“If I didn’t want his blood so badly…I would almost pity him.”
Despite what is displayed in the movie that shall not be named, Bane is one of Batman’s most intelligent and formidable foes.
A couple days ago I took a look at some required reading for Catwoman in preparation for The Dark Knight Rises. Now I want to examine Bane and there’s no better place to start than with the epic Knightfall saga from the 90’s. The first of three collected volumes is called Broken Bat and it traces the downfall of Bruce Wayne, a theme in the upcoming film. From the first, unassuming panel of a remote controlled robot distracting some Arkham Asylum guards to the final panel of Batman broken, in his own home with Bane standing over him, this story packs a punch.
This volume contains Batman 491-497 and Detective Comics 659-663. Doug Moench and Chuck Dixon tell this story with art from Jim Aparo, Norm Breyfogle, Graham Nolan, and Jim Balent. Despite having a range of artists, the story is visually cohesive. More so than the following two volumes that have often jarring artist switches. Wishing to completely break the Batman, Bane destroys Arkham Asylum letting everyone loose for Batman to chase down. At the end of the first issue, Batman looks like a man who just worked a double shift and then was asked to stay and help out to cover for someone who called in sick. Across the 12 issues, each one featuring one of the many loose inmates, Batman looks more and more beat down, and the story keeps getting darker as Bane watches and waits. Despite being cunning and strong, I’ve always felt this was a cheap move by Bane. He never has a fair fight with Bruce Wayne in the whole Knightfall saga. Oh, you beat the Batman after observing him in in action for months and waiting until he’s totally exhausted before making a real move?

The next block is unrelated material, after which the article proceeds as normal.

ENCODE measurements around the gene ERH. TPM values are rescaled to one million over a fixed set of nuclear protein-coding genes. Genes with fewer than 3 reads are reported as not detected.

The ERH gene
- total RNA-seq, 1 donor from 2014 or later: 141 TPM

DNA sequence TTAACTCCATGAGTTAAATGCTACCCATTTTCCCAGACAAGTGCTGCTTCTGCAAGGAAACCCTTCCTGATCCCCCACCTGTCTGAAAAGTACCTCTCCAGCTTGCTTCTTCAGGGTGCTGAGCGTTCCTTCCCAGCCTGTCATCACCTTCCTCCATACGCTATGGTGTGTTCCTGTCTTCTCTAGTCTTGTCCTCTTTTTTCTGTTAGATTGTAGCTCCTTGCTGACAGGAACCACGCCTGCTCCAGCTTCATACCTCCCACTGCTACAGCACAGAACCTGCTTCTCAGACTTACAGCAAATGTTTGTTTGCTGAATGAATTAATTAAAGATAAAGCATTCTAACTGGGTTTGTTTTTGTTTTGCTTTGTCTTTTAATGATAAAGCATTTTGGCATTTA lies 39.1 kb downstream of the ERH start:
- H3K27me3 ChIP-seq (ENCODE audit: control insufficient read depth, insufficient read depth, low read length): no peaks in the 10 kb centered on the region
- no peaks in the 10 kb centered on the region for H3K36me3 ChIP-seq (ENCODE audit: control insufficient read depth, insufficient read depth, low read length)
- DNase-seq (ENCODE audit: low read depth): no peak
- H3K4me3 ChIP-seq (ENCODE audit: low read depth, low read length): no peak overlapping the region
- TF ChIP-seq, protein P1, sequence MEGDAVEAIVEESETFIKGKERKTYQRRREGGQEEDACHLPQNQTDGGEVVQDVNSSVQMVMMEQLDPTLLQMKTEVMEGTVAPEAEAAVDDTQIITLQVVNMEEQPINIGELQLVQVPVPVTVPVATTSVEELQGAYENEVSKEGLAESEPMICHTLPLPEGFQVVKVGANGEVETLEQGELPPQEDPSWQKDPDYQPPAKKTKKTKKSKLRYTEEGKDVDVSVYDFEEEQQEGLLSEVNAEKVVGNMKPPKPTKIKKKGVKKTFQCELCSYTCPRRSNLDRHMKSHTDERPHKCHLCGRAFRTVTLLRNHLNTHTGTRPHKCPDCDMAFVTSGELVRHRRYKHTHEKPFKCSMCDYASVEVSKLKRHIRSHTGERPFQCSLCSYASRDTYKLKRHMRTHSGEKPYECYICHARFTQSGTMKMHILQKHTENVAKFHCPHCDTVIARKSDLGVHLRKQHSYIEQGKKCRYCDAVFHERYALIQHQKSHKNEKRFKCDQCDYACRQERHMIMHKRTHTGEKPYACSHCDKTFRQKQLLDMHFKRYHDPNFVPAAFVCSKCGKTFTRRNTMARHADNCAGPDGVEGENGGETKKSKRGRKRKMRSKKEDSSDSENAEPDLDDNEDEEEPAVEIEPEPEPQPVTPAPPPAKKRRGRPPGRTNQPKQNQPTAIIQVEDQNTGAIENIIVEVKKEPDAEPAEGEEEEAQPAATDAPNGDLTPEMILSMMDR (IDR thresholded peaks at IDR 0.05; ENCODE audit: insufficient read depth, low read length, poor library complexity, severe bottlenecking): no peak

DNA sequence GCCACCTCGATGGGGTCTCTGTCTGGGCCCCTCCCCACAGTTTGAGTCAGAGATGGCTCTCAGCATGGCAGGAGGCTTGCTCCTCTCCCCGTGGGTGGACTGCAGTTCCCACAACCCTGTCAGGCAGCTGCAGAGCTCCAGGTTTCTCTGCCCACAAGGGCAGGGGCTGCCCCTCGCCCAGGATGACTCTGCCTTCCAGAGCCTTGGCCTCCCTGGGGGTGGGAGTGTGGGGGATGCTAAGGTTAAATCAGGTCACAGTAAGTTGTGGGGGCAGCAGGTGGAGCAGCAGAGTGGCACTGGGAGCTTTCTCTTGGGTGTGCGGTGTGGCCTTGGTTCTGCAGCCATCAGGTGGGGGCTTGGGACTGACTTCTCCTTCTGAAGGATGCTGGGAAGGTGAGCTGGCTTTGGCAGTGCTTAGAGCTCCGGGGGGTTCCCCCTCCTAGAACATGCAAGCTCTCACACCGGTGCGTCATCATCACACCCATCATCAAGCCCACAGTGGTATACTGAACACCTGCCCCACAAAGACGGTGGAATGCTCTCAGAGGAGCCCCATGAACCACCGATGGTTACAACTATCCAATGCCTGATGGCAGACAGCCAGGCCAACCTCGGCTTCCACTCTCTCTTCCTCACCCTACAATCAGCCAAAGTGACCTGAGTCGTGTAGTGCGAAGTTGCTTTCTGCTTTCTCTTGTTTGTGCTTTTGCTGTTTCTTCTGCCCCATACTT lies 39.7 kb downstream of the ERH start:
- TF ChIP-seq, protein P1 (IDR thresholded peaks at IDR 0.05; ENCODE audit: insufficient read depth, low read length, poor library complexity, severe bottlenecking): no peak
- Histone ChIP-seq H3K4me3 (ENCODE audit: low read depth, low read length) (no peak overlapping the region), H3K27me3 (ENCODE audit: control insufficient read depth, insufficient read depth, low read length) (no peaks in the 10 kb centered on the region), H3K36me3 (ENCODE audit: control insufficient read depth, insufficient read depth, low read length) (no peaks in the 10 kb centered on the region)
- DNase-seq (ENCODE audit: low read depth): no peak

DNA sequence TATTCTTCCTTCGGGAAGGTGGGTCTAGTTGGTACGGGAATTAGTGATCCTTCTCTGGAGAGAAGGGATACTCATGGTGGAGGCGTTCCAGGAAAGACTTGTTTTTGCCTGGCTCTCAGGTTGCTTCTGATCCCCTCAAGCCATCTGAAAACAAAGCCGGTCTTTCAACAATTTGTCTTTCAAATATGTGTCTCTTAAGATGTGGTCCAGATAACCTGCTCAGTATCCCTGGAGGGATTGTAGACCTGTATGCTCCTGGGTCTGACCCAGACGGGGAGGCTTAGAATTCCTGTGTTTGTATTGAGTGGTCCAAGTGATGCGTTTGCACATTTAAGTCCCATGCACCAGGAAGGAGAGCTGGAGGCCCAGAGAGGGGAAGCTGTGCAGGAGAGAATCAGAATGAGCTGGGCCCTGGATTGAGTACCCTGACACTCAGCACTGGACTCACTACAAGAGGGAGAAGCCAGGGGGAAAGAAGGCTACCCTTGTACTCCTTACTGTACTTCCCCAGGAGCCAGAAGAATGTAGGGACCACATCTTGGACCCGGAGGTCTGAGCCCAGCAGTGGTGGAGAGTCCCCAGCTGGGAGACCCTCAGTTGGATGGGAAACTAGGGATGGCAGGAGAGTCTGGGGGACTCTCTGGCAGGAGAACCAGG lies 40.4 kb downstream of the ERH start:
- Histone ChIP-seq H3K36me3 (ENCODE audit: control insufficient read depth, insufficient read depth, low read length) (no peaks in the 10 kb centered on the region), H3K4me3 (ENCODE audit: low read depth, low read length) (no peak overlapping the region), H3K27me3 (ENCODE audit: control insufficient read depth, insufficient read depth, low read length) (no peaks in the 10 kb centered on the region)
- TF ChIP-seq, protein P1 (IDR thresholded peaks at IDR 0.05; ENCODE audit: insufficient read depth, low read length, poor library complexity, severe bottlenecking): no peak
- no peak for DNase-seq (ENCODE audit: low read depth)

Batman is continually pushing himself to the edge, never letting up for fear of what one of the many Arkham Inmates might do if he took a break. “All men have limits. They learn what they are and then learn not to exceed them. I ignore mine.” Bold words from a man about to face Bane at the end of the issue. The whole series is often painful to read. At least it was for me as a kid. This was the first comic series I remember reading and being emotionally effected by when I was young. Batman was a my hero growing up, so to see him so weak was a genuinely frightening experience. The entire last issue is the fight between Bruce Wayne and Bane, though I struggle to call it a fight. As they talk, Batman flashes back to the events of the previous issues before ultimately Bane breaks his back and leaves him for dead.
With images of Batman’s fractured cowl on so many movie posters, we’re left to assume that at least some of Nolan’s inspiration for the film comes from the Knightfall story. Whether or not he breaks Batman’s back remains to be seen, but all the footage in the trailers of Tom Hardy indicates that this is going to be an accurate representation of the Bane we know from the comics. He’s smart, driven in his goal to destroy Batman, and he knows his secret identity. So if The Dark Knight Rises has you intrigued for some classic Batman, check out the Knightfall trilogy. You won’t be sorry you did.